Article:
Jeffrey Energy Center

The Jeffrey Energy Center was opened in July 1978 in Topeka, Kansas, by Westar Energy and Aquila Corp. It is classified as a sub-bituminous coal-fired plant. Its coal is supplied by the Wyoming Powder River Basin, meaning that the Jeffrey Energy Center relies on domestic supplies to produce energy rather than imported supplies, an important factor when the plant opened in the midst of the energy crisis. The Jeffrey Energy Center’s second unit opened in 1980 and its third in 1983. It is still in operation today and since 2007 has received and processed over 220 million tons of coal.

The plant consists of three energy generating units, all of which are rated at 720 MW and together are capable of producing 2.16 gigawatts of electricity.  When operating at full, the plant will burn about 3,000,000 tons of coal per hour.  Unfortunately, all this burning of coal releases fine particles into the air. An investigation of Jeffrey Energy Center by the Abt Associates was ordered by the Clean Air Task Force in 2010 to determine whether or not the plant was adhering to safe air pollution guidelines. They found that 21 deaths were related to pollution issues.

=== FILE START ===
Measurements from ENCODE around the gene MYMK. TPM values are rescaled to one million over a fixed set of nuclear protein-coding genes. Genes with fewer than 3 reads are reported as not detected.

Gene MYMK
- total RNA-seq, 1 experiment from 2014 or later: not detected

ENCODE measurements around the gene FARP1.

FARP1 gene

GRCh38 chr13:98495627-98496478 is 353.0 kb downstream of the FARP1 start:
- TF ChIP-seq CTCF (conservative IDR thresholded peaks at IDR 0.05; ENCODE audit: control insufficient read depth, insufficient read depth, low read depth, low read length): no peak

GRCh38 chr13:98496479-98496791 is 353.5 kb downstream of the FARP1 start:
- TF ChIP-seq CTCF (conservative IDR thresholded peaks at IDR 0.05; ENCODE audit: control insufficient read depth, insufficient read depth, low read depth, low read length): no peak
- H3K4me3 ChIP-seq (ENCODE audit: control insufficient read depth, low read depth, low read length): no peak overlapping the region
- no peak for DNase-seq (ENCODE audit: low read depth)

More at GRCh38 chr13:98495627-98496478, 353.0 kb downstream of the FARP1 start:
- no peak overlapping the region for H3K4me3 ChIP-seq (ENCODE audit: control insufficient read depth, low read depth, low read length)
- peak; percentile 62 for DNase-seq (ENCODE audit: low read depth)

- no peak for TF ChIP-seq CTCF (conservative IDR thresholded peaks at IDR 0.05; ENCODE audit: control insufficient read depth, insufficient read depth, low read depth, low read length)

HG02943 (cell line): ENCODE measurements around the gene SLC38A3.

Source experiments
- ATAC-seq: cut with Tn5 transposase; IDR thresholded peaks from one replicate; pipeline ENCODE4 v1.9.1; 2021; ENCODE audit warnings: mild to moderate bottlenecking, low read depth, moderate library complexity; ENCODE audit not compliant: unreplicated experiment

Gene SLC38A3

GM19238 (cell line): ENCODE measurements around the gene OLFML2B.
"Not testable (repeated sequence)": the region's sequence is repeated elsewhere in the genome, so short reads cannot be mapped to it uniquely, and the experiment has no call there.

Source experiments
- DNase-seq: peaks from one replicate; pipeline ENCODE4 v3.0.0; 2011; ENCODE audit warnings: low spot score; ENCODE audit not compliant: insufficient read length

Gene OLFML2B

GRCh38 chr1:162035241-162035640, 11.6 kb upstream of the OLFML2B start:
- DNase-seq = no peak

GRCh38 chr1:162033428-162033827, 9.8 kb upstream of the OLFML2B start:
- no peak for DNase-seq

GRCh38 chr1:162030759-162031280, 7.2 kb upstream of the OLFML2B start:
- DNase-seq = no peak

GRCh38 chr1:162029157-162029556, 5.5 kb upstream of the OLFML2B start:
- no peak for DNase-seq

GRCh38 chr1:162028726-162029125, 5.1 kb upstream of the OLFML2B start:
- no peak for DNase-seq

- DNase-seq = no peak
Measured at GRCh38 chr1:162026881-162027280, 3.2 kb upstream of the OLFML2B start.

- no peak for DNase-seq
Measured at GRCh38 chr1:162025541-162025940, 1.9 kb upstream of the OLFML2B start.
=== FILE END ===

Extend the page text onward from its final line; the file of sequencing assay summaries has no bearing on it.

Many power plants like the Jeffrey Energy Center use asbestos as protective and building material. Asbestos is fire and heat resistant and it has been used in construction both commercially and militarily for decades. Asbestos is inexpensive and is harmless when left intact. However through handling, cutting, sanding, or breaking the material, microscopic fibers are released into the air.  Asbestos fibers can be inhaled or swallowed by power plant workers and often they settle in their hair and clothes. Workers then transport the fibers home without knowing it. When inhaled or swallowed, asbestos fibers collect in the lungs, stomach, or heart and over an extended period of time this exposure and buildup can result in a rare cancer known as mesothelioma.

Many power plant workers are unaware of asbestos exposure and what asbestos can do to their health. Mesothelioma is a grave disease and most who develop the cancer suffer through aggressive treatment with few or no results. Mesothelioma life expectancy rates are incredibly low and most victims die in a year to a few months after they are diagnosed. Power plants like the Jeffrey Energy Center who fail to adhere to standards set forth by asbestos regulations are continuously placing employees in danger.